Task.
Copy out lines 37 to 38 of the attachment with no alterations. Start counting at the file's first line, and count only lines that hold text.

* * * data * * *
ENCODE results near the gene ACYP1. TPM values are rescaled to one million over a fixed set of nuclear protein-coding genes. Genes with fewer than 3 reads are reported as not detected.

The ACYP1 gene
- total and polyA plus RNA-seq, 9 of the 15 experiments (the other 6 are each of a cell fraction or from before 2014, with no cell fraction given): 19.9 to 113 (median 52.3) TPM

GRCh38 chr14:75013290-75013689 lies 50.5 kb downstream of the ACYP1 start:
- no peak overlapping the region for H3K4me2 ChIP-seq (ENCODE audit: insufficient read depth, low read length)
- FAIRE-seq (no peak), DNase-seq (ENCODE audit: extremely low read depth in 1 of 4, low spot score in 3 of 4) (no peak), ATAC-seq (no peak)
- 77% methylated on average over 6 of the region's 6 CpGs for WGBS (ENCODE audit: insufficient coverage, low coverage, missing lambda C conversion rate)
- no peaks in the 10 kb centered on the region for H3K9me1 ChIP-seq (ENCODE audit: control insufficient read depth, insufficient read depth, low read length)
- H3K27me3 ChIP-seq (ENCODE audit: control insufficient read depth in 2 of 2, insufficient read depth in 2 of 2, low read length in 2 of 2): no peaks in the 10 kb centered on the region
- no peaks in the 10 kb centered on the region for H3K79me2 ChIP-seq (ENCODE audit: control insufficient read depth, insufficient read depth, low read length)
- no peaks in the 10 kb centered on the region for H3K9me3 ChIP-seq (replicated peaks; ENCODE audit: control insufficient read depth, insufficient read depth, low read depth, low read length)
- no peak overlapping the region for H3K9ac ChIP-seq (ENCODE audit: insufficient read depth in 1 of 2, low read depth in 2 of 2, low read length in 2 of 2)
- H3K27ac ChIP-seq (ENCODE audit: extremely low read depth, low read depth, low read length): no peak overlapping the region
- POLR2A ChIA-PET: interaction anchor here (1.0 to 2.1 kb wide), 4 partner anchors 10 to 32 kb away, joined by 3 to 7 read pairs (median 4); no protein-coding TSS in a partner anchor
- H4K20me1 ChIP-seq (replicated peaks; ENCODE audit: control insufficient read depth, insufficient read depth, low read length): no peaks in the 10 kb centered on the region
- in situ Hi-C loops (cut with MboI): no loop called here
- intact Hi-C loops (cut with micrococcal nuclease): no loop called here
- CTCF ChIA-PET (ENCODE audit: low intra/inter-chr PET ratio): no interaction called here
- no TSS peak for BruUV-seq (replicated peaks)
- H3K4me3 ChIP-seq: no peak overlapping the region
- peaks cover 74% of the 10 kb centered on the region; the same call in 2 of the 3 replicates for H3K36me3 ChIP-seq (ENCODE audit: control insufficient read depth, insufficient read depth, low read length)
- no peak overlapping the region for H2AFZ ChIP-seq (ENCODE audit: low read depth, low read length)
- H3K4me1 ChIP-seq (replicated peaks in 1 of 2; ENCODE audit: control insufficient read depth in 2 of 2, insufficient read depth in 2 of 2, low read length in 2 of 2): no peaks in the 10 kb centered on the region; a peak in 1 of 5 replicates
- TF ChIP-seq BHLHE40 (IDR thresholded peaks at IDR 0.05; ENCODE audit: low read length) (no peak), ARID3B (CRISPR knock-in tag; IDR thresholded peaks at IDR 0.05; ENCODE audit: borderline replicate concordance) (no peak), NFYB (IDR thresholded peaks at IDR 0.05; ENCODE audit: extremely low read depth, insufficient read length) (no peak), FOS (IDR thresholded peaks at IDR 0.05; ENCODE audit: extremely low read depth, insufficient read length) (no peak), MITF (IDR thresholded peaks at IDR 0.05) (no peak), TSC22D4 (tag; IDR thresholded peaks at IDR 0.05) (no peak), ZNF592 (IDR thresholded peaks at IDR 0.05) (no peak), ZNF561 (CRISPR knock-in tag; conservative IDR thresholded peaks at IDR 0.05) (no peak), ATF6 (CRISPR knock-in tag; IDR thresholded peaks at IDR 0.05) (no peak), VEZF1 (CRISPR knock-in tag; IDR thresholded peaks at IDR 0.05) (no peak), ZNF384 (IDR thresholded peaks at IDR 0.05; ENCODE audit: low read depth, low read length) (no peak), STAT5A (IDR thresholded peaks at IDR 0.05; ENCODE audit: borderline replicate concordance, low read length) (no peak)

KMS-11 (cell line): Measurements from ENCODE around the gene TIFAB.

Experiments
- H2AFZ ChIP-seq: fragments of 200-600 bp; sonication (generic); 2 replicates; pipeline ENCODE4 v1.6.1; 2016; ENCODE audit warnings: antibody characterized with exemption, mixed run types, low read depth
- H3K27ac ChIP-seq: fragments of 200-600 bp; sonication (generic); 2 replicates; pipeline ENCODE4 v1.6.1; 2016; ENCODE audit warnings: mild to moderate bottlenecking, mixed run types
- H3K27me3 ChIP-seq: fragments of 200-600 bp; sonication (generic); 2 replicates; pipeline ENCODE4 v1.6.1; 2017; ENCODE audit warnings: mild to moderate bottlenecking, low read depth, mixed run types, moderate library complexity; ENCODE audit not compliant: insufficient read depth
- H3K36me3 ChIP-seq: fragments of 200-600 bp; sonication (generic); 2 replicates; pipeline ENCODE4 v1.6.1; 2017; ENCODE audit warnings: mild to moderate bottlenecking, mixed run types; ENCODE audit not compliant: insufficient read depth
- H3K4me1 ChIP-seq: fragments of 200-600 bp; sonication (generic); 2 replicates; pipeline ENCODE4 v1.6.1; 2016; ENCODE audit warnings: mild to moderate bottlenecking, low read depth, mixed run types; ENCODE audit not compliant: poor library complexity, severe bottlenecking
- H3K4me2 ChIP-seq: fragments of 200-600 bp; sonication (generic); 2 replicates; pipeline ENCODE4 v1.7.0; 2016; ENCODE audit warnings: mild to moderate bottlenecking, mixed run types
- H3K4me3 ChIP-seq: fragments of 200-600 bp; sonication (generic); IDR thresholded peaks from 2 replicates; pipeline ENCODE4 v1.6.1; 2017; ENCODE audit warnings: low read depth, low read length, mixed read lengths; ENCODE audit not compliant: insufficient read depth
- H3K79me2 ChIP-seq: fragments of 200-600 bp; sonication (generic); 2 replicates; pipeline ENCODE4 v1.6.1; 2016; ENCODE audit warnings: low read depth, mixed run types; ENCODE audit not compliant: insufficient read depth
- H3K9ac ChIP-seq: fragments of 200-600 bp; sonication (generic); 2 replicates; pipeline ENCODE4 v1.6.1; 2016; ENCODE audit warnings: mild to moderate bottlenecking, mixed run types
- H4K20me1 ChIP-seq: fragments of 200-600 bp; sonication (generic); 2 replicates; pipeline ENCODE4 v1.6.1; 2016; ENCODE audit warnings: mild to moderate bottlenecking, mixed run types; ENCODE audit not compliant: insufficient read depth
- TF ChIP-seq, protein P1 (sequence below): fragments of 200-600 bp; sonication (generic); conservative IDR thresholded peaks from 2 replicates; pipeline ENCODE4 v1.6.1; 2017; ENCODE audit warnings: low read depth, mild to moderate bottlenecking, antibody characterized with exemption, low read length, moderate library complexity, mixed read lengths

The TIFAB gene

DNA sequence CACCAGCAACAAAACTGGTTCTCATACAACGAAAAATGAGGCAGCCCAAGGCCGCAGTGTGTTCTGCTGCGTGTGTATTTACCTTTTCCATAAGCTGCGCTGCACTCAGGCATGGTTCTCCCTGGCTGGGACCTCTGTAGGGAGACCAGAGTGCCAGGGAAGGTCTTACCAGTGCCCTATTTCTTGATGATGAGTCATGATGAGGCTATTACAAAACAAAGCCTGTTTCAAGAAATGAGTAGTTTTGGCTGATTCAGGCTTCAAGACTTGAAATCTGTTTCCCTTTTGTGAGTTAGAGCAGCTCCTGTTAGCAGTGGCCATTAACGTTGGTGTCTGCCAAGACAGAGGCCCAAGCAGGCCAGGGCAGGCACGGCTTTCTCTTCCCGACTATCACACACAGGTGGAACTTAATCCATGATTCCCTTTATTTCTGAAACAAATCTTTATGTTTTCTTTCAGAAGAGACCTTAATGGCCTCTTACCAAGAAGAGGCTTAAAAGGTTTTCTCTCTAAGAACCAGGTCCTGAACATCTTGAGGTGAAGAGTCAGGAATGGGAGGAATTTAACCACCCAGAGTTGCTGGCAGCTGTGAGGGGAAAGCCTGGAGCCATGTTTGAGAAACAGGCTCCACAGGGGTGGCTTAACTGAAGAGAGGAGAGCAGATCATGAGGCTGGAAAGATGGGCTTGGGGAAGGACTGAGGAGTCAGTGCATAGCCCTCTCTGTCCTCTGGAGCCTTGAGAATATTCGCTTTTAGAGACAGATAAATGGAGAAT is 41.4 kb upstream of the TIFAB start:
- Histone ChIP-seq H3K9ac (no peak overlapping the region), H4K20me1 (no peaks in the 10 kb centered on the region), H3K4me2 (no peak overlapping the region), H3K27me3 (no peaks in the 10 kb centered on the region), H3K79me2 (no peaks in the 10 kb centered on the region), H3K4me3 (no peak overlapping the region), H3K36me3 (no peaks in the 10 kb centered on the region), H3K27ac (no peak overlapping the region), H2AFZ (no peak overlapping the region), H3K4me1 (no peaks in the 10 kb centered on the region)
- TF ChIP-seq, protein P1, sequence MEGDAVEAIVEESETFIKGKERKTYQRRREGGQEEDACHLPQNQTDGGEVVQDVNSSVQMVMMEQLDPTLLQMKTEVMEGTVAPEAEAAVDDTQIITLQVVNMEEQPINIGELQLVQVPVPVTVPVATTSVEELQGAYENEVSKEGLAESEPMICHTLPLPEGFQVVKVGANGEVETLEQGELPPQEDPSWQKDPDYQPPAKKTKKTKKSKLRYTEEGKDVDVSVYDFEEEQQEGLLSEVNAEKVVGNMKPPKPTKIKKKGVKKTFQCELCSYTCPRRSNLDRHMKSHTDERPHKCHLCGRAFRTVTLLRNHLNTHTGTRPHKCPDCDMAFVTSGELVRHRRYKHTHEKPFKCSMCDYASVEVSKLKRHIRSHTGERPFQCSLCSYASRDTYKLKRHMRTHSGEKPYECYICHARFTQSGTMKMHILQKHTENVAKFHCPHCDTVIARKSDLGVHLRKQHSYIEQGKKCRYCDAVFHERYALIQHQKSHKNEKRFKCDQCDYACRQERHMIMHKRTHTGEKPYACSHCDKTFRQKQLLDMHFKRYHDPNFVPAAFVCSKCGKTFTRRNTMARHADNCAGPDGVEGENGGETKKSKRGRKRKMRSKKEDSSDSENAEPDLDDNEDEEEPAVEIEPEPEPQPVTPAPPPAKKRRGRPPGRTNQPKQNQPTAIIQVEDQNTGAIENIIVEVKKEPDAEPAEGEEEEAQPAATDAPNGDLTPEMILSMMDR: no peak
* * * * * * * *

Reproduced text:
- TF ChIP-seq, protein P1 (sequence below): fragments of 200-600 bp; sonication (generic); conservative IDR thresholded peaks from 2 replicates; pipeline ENCODE4 v1.6.1; 2017; ENCODE audit warnings: low read depth, mild to moderate bottlenecking, antibody characterized with exemption, low read length, moderate library complexity, mixed read lengths

The TIFAB gene